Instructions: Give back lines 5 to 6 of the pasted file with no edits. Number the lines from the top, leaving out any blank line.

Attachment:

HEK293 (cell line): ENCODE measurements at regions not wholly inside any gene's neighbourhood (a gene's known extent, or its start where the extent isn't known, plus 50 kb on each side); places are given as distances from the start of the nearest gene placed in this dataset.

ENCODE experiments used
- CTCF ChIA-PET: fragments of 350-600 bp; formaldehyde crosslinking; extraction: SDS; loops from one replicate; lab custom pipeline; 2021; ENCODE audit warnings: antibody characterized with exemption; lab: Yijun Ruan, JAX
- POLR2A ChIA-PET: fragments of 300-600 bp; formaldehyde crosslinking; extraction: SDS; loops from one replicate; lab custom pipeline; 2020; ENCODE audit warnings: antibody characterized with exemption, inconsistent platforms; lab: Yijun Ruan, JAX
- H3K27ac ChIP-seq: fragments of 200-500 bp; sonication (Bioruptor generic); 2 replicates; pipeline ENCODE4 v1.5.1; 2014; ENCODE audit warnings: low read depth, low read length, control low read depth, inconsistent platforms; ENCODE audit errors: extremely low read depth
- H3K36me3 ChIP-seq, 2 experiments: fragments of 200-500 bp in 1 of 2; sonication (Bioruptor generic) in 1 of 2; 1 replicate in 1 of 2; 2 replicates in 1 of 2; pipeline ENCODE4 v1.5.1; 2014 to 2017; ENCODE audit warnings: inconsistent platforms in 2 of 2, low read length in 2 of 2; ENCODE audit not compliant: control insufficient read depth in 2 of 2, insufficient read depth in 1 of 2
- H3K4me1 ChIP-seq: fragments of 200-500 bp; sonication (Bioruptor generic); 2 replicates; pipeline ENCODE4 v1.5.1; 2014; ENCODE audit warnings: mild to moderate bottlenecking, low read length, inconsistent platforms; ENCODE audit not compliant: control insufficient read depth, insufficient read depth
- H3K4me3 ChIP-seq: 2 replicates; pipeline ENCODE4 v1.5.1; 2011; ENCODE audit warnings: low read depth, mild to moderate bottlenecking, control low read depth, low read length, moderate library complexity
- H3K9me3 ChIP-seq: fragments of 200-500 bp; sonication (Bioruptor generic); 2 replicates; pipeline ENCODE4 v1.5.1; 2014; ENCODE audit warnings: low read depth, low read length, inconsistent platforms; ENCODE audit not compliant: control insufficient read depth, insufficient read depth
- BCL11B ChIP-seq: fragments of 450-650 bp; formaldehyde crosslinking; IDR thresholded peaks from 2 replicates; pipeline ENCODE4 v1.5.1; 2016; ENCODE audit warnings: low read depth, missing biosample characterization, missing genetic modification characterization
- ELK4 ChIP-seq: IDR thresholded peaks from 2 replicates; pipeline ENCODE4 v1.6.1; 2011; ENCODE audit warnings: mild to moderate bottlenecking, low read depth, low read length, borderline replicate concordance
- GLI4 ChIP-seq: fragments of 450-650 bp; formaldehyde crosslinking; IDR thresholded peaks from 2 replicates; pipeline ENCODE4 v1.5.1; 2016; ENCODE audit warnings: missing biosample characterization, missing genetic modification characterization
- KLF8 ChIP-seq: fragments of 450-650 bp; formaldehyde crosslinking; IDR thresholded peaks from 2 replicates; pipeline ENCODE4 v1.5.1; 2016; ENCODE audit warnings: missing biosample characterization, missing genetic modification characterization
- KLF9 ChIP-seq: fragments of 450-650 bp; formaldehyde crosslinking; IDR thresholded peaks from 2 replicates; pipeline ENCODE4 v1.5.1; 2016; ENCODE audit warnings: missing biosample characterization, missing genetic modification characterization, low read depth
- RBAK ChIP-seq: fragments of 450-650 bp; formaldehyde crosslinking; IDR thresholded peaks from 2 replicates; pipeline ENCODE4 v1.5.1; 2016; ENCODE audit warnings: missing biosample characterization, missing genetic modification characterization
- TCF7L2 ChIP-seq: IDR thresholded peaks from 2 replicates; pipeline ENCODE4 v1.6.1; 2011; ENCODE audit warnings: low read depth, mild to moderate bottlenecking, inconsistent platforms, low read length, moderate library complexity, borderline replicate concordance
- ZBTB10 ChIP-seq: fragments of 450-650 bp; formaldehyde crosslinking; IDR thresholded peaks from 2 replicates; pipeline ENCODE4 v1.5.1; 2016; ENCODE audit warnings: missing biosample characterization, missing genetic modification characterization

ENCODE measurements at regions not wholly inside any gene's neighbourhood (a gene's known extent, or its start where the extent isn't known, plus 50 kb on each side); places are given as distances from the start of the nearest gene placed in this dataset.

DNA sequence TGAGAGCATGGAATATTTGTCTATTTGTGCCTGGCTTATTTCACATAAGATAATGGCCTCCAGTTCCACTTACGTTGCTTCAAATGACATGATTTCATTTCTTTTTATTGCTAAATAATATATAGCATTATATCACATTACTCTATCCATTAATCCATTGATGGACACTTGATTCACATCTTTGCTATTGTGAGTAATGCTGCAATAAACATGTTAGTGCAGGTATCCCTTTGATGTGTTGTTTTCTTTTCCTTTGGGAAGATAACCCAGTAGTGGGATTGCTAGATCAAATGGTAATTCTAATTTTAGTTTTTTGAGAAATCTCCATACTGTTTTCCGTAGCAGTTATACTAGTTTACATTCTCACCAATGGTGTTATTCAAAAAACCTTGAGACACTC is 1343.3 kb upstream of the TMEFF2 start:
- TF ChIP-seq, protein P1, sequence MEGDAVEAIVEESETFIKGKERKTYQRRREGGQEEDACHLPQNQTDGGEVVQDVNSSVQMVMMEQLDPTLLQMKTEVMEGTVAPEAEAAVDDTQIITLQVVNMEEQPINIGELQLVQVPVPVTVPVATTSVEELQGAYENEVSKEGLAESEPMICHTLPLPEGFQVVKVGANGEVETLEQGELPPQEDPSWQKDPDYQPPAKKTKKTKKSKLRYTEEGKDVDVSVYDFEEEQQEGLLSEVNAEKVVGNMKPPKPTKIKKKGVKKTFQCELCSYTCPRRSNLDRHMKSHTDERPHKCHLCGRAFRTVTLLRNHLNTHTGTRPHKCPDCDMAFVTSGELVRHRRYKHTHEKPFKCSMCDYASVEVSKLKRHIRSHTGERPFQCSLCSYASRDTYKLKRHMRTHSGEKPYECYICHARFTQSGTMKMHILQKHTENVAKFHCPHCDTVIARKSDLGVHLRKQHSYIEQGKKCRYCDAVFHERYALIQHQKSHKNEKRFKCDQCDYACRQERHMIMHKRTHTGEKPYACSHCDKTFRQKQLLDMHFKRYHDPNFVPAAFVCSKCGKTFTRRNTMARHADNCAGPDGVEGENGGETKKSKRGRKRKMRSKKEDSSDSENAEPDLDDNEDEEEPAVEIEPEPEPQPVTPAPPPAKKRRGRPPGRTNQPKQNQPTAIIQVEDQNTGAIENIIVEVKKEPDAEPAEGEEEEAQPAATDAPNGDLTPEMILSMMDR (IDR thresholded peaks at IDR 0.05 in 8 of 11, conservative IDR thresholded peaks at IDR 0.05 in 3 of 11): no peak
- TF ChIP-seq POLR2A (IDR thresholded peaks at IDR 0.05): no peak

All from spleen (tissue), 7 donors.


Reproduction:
- H3K27ac ChIP-seq: fragments of 200-500 bp; sonication (Bioruptor generic); 2 replicates; pipeline ENCODE4 v1.5.1; 2014; ENCODE audit warnings: low read depth, low read length, control low read depth, inconsistent platforms; ENCODE audit errors: extremely low read depth
- H3K36me3 ChIP-seq, 2 experiments: fragments of 200-500 bp in 1 of 2; sonication (Bioruptor generic) in 1 of 2; 1 replicate in 1 of 2; 2 replicates in 1 of 2; pipeline ENCODE4 v1.5.1; 2014 to 2017; ENCODE audit warnings: inconsistent platforms in 2 of 2, low read length in 2 of 2; ENCODE audit not compliant: control insufficient read depth in 2 of 2, insufficient read depth in 1 of 2